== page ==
New Zealand is on the brink of a major border failure which will plunge the country into red, an expert warns.
University of Otago epidemiologist Professor Michael Baker is urging the Government to immediately tighten the border, including shutting off high-risk countries, in a bid to delay community transmission.
His warning follows confirmation of seven suspected Omicron cases in the community. There have also been more than 550 active cases detected at the border from recent travellers, the majority likely the Omicron variant. The seven-day border case average has climbed to 40, up from 31 a week ago.
Experts say Auckland could see 1800 cases a day within weeks of community transmission occurring. Prime Minister Jacinda Ardern has urged Kiwis to prepare for an outbreak, saying it's a matter of when, not if.
Baker and others are also urging everyone eligible to get their vaccinations and boosters as soon as possible to protect themselves from the virus.
As the nation waits with bated breath for a seemingly-inevitable Omicron outbreak, an Omicron case was confirmed in Palmerston North yesterday with at least 16 locations of interest.
There are three other cases confirmed in Auckland - and a fourth is suspected in a household contact.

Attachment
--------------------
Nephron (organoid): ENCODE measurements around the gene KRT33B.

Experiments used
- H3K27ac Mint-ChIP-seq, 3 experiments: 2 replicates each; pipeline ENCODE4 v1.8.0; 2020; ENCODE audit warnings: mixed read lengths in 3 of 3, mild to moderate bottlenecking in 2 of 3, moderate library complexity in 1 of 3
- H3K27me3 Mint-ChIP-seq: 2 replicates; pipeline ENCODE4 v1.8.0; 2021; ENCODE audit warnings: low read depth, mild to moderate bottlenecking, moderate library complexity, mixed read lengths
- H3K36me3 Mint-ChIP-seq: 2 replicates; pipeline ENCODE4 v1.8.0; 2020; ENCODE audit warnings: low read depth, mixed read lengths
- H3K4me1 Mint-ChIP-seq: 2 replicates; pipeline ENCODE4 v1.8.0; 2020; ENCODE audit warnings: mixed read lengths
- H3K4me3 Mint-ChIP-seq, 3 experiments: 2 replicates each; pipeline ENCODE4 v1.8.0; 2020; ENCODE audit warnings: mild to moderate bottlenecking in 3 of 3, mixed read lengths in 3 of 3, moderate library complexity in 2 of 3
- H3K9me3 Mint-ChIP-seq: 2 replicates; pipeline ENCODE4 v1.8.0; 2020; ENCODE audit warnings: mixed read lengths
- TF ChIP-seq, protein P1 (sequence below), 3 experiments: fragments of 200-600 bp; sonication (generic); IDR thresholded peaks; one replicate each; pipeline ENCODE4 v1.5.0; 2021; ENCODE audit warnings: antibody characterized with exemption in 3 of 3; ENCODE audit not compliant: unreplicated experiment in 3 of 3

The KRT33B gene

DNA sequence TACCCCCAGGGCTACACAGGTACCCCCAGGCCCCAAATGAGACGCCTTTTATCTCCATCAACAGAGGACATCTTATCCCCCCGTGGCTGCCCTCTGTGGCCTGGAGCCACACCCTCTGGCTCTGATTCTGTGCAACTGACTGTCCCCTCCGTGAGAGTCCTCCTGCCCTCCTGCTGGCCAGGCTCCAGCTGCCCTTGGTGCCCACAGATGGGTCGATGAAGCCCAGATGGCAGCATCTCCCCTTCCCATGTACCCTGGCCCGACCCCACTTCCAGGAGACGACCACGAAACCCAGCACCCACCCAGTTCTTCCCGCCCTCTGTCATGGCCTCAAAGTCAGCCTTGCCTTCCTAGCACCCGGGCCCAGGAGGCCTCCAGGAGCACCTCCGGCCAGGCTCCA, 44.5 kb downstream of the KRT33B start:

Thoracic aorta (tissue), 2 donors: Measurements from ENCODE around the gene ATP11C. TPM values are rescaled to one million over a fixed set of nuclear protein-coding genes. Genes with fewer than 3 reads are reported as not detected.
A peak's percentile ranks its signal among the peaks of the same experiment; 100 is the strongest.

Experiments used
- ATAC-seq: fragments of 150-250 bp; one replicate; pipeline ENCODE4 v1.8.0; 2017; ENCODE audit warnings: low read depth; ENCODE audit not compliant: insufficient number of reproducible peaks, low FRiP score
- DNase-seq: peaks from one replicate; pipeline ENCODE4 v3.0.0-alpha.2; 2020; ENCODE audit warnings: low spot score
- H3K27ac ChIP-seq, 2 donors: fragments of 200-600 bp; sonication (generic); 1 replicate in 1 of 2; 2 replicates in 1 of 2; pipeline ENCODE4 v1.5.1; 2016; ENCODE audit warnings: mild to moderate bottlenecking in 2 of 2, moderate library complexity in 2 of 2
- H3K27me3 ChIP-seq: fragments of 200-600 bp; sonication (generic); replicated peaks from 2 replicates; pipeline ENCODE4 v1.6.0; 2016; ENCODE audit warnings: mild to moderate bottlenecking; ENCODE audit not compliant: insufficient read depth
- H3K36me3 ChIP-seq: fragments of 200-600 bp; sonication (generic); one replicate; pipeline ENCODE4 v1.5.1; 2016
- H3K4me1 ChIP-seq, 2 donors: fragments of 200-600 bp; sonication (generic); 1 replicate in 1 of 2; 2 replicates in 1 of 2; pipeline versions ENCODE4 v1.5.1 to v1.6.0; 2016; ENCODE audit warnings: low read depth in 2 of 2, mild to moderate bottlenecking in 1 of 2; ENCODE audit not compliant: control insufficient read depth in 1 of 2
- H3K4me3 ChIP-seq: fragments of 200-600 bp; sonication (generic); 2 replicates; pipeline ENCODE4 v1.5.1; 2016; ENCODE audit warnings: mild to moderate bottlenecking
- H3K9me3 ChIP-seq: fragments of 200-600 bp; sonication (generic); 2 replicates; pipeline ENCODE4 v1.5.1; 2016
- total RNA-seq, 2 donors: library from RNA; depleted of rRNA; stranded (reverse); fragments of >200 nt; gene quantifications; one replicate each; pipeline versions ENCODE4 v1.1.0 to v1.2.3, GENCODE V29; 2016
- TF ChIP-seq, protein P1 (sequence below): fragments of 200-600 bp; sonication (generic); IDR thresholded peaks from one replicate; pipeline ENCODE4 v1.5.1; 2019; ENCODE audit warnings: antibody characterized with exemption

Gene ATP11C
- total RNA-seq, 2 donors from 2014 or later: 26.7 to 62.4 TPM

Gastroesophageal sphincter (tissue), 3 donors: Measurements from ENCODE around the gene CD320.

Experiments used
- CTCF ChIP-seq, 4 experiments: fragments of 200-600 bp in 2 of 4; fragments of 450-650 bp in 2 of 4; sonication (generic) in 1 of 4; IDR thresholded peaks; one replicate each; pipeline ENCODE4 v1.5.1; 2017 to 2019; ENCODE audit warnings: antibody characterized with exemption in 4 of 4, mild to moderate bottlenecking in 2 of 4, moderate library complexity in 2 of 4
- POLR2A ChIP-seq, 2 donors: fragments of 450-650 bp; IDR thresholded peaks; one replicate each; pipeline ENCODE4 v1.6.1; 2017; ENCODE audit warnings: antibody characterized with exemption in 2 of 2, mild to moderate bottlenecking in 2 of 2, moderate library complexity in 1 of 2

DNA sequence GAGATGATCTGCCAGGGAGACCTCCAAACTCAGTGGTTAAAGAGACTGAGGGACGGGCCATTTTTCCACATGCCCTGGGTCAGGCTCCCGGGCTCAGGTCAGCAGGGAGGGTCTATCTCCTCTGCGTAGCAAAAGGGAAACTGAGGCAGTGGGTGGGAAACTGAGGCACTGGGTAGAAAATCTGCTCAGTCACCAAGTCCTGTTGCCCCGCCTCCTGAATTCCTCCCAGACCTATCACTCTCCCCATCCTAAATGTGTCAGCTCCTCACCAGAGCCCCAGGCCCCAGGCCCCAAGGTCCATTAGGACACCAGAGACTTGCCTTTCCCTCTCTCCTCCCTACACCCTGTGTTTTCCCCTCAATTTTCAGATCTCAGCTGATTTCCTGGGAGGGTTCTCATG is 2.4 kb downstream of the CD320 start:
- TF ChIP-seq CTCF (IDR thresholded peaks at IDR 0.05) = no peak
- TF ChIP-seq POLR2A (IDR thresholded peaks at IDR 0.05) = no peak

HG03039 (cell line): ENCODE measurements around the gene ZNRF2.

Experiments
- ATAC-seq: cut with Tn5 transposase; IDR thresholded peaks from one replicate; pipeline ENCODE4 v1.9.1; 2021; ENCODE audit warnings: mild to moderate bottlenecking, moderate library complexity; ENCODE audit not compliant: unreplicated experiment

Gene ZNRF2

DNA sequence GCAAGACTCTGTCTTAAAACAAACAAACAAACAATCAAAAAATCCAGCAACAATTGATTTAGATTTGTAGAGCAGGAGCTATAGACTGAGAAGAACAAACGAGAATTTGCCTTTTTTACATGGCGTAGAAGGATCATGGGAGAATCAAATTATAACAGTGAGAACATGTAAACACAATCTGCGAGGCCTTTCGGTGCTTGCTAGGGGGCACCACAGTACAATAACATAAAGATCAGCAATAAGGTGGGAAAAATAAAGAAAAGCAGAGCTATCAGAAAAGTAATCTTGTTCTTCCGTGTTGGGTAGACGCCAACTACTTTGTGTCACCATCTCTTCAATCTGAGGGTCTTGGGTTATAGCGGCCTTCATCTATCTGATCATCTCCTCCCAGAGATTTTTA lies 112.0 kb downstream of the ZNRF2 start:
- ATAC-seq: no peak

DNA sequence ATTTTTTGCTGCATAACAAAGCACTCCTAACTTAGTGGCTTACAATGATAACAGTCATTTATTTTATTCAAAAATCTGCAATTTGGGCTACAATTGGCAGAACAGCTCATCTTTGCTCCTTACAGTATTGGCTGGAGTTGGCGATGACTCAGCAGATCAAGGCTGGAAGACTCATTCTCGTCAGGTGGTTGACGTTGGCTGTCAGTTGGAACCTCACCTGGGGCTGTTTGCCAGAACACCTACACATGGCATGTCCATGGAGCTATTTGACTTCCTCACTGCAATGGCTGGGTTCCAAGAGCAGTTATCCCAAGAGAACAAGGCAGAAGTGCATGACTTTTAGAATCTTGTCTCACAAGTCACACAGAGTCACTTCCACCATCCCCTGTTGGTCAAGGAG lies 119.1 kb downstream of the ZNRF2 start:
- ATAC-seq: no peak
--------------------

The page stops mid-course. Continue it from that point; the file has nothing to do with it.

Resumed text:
And yesterday an Auckland Airport worker and their close contact were also confirmed as suspected Omicron cases, pending the results of genome sequencing.
Importantly these cases have direct links to the border and thus officials are more confident of containing any spread.
"Those individual cases have a known link to the border, can be contact traced and haven't led to further cases outside of close contacts who are isolating so aren't a trigger for moving to red at this stage," a spokeswoman for Prime Minister Jacinda Ardern told the Herald.
Community transmission has been set by the Prime Minister as the benchmark for tipping the country into the red traffic light setting - which includes restrictions for those unvaccinated and tighter gathering limits - in an attempt to limit spread.
Baker said the sheer number of Covid-19 cases in MIQ - now 559 in international travellers and the seven-day average for cases at the border hitting 40 - indicated New Zealand was on the brink of an outbreak.
"We've never had anything like that [regarding] infected people sitting in MIQ, ever, nothing even remotely close to that.
"The Omicron pattern is continuing almost inexorably towards an outbreak in New Zealand.
Baker said New Zealand had seen "almost every imaginable border failure" happen since the start of the year.
"Every time an infectious person gets on a flight to New Zealand, that increases our risk by a certain degree.
"We've had infected aircrew, we've had infected airport workers, we've had infected staff in MIQ and it looks like we've had a couple of people come out the other end of MIQ and still being infectious, like this remarkable case that went through Christchurch and is now in Palmerston North.